The initial prognosis called for Bembry to miss four-to-six weeks. Three weeks after his surgery Bembry is starting to see the light at the end of the tunnel for his return. Prior to Wednesday’s win over the Sacramento Kings Bembry was able to get up some shots pregame.

“I’m feeling a lot better,” Bembry said. “Going into three weeks off of surgery, the scale was between four-to-six weeks and I’m probably going to get another X-Ray to see how it’s looking this week just to check on it and see what’s inside and how its healed so far. That’s going to be the start of whenever I can come back. I’m working out, I’m shooting jumpers… The process has been going well so far.”

Bembry was indeed back soon, as he was listed as probably in the Hawks’ injury report on Friday. Bembry finally returned to game-action against the Celtics on Saturday, but was quickly put back on the bench when it because clear that thinks still weren’t 100-percent for him.

As Bembry said before, he doesn’t want to be hampered by the injury when he is on the floor.

“It’s full throttle when I get back, that’s why we’re having this process now, going through the motions of working out and seeing how much I can take as far as the pressure of pushing people and getting back out there,” Bembry said.

One Bembry is ready to fully return, Hawks’ head coach Mike Budenholzer’s bench gets deeper as the addition/return of Bembry adds another versatile wing that can play both ends of the floor as well as take some of the ball-handling duties and pressure off of the three point guards the Hawks rotate.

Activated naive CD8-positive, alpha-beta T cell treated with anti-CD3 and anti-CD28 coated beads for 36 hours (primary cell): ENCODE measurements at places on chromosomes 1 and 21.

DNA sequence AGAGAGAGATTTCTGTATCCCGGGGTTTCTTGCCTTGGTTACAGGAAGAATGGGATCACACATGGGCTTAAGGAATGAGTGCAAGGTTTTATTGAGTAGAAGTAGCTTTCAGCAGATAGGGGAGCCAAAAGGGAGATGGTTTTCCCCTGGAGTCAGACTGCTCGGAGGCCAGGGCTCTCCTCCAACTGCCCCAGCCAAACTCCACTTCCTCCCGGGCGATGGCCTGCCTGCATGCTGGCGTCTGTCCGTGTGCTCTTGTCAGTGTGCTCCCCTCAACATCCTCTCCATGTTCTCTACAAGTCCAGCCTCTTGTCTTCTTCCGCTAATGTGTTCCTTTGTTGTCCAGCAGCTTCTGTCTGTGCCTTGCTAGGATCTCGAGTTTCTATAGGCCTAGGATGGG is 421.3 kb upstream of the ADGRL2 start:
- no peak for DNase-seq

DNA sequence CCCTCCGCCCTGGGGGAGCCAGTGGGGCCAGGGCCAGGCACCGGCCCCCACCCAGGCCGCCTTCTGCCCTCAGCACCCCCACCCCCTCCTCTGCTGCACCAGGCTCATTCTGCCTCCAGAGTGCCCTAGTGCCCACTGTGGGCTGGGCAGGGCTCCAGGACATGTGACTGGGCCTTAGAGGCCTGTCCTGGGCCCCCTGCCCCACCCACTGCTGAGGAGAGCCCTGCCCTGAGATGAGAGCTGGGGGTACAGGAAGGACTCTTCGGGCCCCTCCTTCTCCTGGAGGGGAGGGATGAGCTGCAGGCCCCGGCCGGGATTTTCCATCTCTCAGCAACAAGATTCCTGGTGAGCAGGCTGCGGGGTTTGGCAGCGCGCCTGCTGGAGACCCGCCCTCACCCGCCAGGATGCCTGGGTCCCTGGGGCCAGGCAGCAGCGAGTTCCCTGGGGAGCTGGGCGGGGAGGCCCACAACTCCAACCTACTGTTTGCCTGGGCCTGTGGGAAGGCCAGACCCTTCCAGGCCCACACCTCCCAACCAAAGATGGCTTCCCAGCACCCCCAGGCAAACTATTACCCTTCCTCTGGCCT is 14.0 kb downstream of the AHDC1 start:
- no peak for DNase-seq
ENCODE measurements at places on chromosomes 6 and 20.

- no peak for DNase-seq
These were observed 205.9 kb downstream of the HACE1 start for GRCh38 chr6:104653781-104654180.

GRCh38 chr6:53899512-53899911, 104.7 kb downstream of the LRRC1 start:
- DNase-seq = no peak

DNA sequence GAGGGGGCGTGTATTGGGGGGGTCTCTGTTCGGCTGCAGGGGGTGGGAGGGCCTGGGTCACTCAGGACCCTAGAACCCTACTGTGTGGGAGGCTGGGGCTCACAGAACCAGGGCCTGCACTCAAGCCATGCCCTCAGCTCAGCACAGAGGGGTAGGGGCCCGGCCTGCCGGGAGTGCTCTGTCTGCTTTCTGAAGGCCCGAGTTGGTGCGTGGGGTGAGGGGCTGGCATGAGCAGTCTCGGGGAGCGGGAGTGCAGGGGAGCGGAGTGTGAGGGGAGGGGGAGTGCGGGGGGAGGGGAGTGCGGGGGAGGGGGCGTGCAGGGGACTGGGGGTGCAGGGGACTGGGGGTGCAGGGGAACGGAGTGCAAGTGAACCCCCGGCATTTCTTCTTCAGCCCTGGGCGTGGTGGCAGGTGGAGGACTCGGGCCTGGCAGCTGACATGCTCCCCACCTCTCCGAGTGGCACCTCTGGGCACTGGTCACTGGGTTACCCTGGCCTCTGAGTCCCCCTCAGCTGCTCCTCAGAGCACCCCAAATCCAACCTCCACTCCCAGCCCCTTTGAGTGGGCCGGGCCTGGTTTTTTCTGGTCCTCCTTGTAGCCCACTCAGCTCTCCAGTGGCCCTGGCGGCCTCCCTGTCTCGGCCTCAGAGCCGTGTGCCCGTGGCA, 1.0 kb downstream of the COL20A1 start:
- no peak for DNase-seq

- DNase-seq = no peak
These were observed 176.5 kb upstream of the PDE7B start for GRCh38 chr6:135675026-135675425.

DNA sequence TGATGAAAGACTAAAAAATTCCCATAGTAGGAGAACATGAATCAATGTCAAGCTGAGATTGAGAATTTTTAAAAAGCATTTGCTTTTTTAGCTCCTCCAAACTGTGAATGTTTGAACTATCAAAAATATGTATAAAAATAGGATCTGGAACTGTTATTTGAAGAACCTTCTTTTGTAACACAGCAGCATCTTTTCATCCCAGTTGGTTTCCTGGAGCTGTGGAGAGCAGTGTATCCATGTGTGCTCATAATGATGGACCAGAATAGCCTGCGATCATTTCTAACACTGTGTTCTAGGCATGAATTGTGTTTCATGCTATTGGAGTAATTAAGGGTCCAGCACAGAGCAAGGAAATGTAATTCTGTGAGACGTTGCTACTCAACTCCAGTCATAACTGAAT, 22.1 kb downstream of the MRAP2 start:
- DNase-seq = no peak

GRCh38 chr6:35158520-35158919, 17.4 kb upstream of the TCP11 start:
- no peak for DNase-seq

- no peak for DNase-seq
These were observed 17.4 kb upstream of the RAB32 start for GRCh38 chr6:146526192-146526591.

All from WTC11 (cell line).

Bembry is ready to help where he can to give the Hawks a boost after a 3-13 start to the season.

“I’m definitely ready to get back out there, it’s tough when you’ve got a lot of guys that’s hurt and a lot of new guys coming in with big roles,” Bembry said. “I was looking forward to the start of the season, but I took the loss at the beginning and now I’m just trying to come back out there and try to help my teammates get a win somehow.”

For the second time in two weeks, the Hawks lose a heartbreaker to the hottest team in the NBA.

Atlanta walked into a Philips Arena filled with more green than a Wiz Kahlifa video. Fully aware of the the Celtics 14-game win streak that was at stake. They gave Boston their best shot but fell short 110-99.

“I knew at some point whether when they made the run or at the end of the game they would come back at some point,” said John Collins. “Talented and a well coached team you know will come back with something.”

Out the gate they jumped out on the Celtics to an impressive 26-10 lead. No suprise if you ask them, they believe they can run with the best of them. But, they also understand this Celtics team is as elite as there is in the league.